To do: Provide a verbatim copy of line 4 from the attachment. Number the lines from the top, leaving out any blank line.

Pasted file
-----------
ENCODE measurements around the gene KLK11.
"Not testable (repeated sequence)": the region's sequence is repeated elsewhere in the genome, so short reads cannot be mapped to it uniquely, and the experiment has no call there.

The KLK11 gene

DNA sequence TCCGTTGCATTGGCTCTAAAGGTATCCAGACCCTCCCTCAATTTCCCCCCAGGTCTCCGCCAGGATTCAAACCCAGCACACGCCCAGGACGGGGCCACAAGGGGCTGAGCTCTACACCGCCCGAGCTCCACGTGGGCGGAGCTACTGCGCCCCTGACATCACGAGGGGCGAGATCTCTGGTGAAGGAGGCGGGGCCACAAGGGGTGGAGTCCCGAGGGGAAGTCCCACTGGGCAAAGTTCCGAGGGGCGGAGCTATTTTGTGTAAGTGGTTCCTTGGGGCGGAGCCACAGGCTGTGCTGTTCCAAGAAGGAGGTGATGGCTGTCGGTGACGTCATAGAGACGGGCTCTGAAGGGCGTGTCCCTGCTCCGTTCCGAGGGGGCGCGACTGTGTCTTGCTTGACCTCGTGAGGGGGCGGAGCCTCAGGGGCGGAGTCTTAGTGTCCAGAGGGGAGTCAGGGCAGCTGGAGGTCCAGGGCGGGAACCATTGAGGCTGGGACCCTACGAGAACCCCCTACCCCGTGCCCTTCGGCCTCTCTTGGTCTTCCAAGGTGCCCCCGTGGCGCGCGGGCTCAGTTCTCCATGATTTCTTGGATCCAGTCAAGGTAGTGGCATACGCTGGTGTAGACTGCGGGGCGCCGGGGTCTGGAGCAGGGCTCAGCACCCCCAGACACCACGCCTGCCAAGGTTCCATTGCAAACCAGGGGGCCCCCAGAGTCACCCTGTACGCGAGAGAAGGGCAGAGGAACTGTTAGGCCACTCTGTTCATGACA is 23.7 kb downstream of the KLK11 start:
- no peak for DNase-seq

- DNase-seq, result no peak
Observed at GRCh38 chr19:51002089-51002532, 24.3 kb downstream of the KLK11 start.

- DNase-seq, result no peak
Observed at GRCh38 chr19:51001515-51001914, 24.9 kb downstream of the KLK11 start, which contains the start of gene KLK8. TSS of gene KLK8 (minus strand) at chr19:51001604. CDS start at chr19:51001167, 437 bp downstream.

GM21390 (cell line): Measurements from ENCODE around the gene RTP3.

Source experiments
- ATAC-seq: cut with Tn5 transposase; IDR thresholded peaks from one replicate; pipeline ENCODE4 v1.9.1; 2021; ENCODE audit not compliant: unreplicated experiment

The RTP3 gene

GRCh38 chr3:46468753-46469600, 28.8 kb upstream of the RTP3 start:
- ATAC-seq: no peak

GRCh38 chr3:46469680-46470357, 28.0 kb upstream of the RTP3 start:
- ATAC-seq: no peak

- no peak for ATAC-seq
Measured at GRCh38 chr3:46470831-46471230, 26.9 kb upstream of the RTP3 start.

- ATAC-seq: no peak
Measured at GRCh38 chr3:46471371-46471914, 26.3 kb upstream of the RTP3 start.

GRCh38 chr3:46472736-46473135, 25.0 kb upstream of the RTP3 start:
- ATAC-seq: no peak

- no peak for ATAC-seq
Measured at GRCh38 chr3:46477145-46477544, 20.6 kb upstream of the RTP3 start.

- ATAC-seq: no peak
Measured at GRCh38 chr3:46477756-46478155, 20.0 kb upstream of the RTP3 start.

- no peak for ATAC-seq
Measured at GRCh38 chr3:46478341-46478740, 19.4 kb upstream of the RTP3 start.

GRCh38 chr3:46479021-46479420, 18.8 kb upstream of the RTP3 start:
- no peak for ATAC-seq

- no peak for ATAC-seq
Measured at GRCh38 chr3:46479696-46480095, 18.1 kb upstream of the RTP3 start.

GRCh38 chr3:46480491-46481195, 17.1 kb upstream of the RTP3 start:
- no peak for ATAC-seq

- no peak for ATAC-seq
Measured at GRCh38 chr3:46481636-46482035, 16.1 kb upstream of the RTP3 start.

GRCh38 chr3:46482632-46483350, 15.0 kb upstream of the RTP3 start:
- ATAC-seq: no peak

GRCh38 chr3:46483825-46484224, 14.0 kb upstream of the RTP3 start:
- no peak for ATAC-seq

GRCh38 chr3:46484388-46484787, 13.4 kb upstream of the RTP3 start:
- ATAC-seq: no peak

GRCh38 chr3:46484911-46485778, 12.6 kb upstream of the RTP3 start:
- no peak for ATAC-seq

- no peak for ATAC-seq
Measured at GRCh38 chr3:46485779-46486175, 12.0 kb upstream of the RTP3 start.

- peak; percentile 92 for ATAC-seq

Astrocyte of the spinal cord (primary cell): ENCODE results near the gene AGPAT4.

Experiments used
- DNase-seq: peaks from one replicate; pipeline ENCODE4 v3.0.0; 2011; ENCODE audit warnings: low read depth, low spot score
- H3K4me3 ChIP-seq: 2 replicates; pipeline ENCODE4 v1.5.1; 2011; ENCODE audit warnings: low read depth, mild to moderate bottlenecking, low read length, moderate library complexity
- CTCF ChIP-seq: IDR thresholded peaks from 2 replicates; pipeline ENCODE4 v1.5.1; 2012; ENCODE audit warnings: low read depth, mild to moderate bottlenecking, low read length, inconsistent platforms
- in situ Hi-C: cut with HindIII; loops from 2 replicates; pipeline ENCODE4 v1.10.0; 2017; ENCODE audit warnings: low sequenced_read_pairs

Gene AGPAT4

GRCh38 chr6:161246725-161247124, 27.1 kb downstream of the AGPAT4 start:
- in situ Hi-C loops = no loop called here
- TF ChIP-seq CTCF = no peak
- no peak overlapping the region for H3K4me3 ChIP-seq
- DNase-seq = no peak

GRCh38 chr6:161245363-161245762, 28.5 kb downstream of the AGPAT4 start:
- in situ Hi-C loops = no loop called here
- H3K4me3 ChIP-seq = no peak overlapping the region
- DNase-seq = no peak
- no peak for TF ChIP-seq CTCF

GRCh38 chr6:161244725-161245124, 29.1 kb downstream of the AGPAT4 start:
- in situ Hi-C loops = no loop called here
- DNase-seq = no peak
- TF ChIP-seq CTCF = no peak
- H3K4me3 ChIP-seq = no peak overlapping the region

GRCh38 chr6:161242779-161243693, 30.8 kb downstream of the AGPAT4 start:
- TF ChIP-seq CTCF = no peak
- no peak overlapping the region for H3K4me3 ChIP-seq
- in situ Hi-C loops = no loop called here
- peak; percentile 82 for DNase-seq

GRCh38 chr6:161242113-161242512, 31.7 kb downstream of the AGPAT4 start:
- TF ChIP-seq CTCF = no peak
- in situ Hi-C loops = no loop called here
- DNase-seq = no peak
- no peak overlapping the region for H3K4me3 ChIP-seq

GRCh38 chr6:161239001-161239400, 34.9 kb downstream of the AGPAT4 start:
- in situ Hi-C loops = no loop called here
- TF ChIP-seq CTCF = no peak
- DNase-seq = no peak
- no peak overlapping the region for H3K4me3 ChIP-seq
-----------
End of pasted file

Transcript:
DNA sequence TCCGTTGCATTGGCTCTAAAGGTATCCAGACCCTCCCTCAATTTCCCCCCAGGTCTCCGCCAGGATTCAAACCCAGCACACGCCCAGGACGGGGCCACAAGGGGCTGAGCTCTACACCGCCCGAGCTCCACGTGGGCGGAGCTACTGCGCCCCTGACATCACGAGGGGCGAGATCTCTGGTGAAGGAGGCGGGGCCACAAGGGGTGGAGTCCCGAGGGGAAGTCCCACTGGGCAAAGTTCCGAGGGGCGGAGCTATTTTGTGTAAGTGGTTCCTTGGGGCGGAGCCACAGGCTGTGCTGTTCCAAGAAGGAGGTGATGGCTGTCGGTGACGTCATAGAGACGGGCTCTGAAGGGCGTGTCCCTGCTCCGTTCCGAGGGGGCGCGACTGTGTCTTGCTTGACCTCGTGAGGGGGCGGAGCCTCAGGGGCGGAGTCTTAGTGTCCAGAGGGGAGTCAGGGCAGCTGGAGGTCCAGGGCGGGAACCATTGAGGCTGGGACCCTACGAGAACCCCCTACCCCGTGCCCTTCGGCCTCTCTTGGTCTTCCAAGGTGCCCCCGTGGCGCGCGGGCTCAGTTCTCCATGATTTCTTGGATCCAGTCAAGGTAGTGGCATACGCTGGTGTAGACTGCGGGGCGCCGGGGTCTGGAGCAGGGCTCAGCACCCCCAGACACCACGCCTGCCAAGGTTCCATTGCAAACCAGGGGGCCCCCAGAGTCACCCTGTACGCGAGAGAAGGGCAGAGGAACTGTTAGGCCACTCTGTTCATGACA is 23.7 kb downstream of the KLK11 start: